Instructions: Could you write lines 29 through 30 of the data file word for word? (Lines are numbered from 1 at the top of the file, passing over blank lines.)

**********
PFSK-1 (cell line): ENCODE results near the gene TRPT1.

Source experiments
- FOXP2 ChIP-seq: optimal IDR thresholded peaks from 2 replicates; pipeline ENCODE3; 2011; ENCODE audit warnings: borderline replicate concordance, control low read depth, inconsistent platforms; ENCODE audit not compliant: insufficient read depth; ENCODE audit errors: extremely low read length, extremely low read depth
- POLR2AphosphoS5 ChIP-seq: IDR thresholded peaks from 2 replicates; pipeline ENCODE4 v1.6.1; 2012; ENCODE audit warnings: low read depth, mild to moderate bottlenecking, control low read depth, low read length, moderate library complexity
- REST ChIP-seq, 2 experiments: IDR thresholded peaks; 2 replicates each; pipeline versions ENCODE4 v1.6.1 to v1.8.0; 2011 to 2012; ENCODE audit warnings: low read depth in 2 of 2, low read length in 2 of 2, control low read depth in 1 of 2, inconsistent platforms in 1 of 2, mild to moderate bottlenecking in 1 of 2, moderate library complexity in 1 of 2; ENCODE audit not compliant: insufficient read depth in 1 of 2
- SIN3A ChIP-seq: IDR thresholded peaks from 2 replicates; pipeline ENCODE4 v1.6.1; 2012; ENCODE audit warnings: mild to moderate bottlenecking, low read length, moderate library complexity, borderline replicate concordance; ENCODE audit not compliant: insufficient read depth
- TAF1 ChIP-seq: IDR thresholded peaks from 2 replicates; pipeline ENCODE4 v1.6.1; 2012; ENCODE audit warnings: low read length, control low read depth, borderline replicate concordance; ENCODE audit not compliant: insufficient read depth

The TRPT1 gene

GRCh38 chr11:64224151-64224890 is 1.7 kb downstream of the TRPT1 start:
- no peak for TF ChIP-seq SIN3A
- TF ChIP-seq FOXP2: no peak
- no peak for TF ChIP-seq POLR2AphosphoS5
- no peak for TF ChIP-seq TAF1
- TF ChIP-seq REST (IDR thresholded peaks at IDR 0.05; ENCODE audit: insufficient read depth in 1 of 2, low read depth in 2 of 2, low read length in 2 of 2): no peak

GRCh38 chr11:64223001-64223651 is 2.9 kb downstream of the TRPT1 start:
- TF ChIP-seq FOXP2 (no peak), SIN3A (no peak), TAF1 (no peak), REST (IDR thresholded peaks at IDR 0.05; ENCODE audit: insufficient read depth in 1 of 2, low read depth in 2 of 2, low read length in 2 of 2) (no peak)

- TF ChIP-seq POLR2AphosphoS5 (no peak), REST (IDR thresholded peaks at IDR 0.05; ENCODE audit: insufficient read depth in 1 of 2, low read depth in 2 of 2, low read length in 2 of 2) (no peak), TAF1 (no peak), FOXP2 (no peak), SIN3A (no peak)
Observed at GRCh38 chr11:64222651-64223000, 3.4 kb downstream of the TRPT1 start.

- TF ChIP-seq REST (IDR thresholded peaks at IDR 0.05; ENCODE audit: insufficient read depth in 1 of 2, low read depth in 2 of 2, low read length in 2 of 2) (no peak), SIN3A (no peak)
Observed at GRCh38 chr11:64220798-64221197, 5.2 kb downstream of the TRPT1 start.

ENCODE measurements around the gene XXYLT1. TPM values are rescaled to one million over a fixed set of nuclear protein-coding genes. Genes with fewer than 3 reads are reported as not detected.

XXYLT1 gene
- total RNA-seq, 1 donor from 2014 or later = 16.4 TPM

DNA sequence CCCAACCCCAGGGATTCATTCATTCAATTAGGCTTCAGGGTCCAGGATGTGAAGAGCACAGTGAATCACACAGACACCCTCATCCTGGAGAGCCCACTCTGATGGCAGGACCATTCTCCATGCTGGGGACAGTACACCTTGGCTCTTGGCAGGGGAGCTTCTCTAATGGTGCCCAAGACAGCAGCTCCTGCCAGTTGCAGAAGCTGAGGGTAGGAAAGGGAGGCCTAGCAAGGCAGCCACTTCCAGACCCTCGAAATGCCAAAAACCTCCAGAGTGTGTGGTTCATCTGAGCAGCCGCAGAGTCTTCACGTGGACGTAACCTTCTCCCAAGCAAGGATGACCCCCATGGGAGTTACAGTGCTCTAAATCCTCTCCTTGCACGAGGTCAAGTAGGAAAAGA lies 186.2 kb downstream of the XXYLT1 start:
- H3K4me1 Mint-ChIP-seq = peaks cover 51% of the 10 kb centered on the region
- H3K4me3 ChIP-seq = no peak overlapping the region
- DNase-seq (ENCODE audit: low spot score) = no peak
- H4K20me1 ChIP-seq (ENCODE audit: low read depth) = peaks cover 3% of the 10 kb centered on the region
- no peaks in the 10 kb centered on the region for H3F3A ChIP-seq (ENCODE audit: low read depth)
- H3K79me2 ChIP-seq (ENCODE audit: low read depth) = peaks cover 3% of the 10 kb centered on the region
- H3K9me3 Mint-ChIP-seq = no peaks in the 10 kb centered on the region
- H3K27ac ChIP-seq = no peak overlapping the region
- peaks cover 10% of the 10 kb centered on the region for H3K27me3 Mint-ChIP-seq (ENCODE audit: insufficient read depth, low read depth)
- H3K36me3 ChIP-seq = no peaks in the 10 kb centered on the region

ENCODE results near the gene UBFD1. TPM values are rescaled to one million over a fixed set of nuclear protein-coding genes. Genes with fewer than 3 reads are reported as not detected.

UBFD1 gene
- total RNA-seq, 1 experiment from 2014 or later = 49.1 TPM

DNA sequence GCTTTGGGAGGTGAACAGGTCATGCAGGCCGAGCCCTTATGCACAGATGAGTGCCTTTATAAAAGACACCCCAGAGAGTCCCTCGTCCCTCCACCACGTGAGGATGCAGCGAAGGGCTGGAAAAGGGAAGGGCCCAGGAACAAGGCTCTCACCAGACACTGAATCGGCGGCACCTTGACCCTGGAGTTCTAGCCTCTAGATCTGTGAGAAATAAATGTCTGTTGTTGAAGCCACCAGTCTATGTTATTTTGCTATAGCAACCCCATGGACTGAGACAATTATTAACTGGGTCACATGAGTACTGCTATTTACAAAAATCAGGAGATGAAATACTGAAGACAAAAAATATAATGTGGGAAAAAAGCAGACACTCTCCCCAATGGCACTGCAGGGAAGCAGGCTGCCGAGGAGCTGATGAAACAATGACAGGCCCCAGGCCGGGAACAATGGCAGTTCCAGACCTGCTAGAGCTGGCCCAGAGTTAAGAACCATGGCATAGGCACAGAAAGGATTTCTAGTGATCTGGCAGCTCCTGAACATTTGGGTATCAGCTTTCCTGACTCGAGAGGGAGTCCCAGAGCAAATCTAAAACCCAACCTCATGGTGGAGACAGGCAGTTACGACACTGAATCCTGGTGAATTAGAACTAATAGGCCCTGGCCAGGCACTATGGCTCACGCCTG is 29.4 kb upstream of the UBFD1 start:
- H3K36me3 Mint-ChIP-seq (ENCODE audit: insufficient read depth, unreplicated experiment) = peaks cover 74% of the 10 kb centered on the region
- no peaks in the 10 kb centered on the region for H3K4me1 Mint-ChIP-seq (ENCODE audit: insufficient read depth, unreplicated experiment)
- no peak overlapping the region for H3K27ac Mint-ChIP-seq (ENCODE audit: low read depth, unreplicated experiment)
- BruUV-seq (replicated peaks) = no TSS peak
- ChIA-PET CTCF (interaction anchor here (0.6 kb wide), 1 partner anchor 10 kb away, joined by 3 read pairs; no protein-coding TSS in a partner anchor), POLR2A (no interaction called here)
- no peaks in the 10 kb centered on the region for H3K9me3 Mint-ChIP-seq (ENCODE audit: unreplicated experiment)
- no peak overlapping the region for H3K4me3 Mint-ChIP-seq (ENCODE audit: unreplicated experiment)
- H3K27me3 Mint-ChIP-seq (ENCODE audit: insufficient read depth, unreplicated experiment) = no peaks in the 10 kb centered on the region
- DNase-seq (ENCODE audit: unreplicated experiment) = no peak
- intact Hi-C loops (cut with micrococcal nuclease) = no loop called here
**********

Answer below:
- no peaks in the 10 kb centered on the region for H3F3A ChIP-seq (ENCODE audit: low read depth)
- H3K79me2 ChIP-seq (ENCODE audit: low read depth) = peaks cover 3% of the 10 kb centered on the region